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April 20, 2009


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Scott Clark

What's perplexing is that the GD phenomenon is so proven yet few bothered to emulate it, thinking, I suppose that it was a "fluke" of some sort ("a bunch of hippies with nothing else to do".) The same attitude is prevalent in business (at least in my SMM work.) In presentations I may refer to ideas from other companies or hand them a copy of your book (or Groundswell) they still often think "well, that was the exception" or "yeah, that works for ____ but they have techies for customers."

Even with the Dead's sweet tunes all over, it's a real challenge getting people to listen to the music!

Bob Williams

Compelling post David. While most try to build boundaries and walls to protect their product and content, a few dare to share. Look at the rewards for those who embrace their customers rather than making them jump through hoops. That's true customer focus!

Richard Reeve

I've always been intrigued by the spin off culture that emerges in the parking lots and sidewalks around the band on the road. Again, while local zoning might have issue with what unfolds...the band let's it happen.

Something in their posture simply fosters creativity and a grass roots entrepreneurial spirit...they know how to loose control, effectively...


Very interesting read. There are still 'jam bands' that tour with regularity, allowing taping and photos, but no one has done it like the GD did it. The closest two bands embracing this that I know of are Phish and Widespread Panic. I wish they could take us back to the days of sending in 'orders' for tickets directly to the band, instead of having to go through ticketing services. I have fond memories of decorating the envelopes so they would get 'noticed' and I would get a ticket. Seems like yesterday...

David Meerman Scott

Richard - I met a Worcester policeman at the "parking lot scene" last night. He couldn't have been nicer.

Now we're talking a parking lot where thousands of people are selling all kinds of wares in open, drinking is everywhere, there are clouds of sweet smelling smoke swirling around...

He said: "It's illegal to have alcohol in open canisters, it's illegal to sell on the street without a permit, and drugs are illegal. But what am I gonna do? Arrest everyone?"

Jay Blakesberg

Hey David,

Thanks for the mention. I wish I had known you were going to be worcester. I would have come by and said Hi.


Jay Blakesberg
tour photographer - The Dead


Damn fine post and the stuff marketing legends are made of.

Could you do a video, an audio and a t-shirt of the post for me ;-)

Seriously, how can you not love the way they maximize their interaction with their fans and their fans pocketbooks.

The Divine Miss White

Good point re. your passionate fans. If they know they are appreciated they will do anything for you.


Grate post David!

I'm always impressed by bands that open up their music. I've been to too many concerts where photos or recording weren't allowed and I've always felt slightly ripped off thinking I missed being able to have a photo or something that would allow me to remember the event.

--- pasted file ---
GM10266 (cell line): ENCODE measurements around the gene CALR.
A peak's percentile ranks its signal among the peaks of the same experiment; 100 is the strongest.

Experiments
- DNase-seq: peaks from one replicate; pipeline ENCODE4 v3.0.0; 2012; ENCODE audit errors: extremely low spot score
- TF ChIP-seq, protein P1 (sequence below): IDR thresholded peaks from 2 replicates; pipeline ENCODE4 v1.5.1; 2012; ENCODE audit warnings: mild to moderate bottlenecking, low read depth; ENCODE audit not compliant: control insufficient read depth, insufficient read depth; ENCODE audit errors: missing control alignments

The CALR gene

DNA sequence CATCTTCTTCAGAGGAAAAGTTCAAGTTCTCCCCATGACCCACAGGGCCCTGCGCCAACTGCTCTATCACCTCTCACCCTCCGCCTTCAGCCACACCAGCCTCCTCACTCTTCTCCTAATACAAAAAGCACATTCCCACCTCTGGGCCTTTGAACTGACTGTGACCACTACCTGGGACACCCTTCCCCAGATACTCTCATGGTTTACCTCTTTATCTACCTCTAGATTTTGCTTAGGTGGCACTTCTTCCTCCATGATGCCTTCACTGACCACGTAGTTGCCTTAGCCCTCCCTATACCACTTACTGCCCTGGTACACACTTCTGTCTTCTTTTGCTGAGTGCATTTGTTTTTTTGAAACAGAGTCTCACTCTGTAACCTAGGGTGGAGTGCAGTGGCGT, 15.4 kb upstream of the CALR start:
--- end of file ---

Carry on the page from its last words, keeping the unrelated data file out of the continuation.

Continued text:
Mark Sherrick

The Grateful Dead realized that people were going to do things that were beyond their control. Rather than stifle their community, they let it grow and support itself and evolve. The kid selling tie dyes in 1972 is probably a marketing officer at some huge corporation right now, using those same ideas to influence his business today. Were the Dead the first to do it? No, but they were and are among the most successful at doing it.

It just goes to show, you gotta step out of the box now and again.

Rhishja Larson

Hi David -

Love this post!

Hmm, maybe I'll write off the cost of my Shoreline tickets as "higher education." :)

(Just ordered 2 more of your books - can't wait to read them!!)

David Meerman Scott

Rhishia, Good idea. I suspect I may write off my Dead tickets...

Carl Ribaudo

I too have long studied their marketing success and have even used them as a case study in graduate marketing classes I have taught.

One interesting note, way before anyone else ever thought of it was the development of their database which was first used to sell tickets and later tickets and merchandising.

My four key elemnets to their marketing success:

1. Brand differentiation- no one had similar graphics and music.
2. Taper sections for mass distribution.
3. Focus on the shows vs. albums so as to provide a unique experience which we have all enjoyed.
4. The Database.


Everything revolves around their respect for the fan (customer)and of course their innovative moves.
Their innovations could have been copied by others but were not. That is a reflection of how stultified the industry was (or is?).

Scott Brewitt

I've written several papers on Dead marketing; was at the Worc. shows and interested to see new DSO guitarist at Radio City. [Ironically, old roommate is Phish keyboard player]

The Dead allowed people to be 'part of the whole show' rather than being 'marketed to.' Initially, they let people tapes the show because 'music was free. You can't bottle it and say, This is mine.' [B.Weir] The true marketing genius behind the Dead was its palpable authenticity. Jerry said he did not appear at the Hall of Fame Awards show because; "I wasn't in this to compete for anything." Of course there is speculation whether he could appear but the point is the same.

David Meerman Scott

Thanks for your perspective Scott. Are your papers available online?

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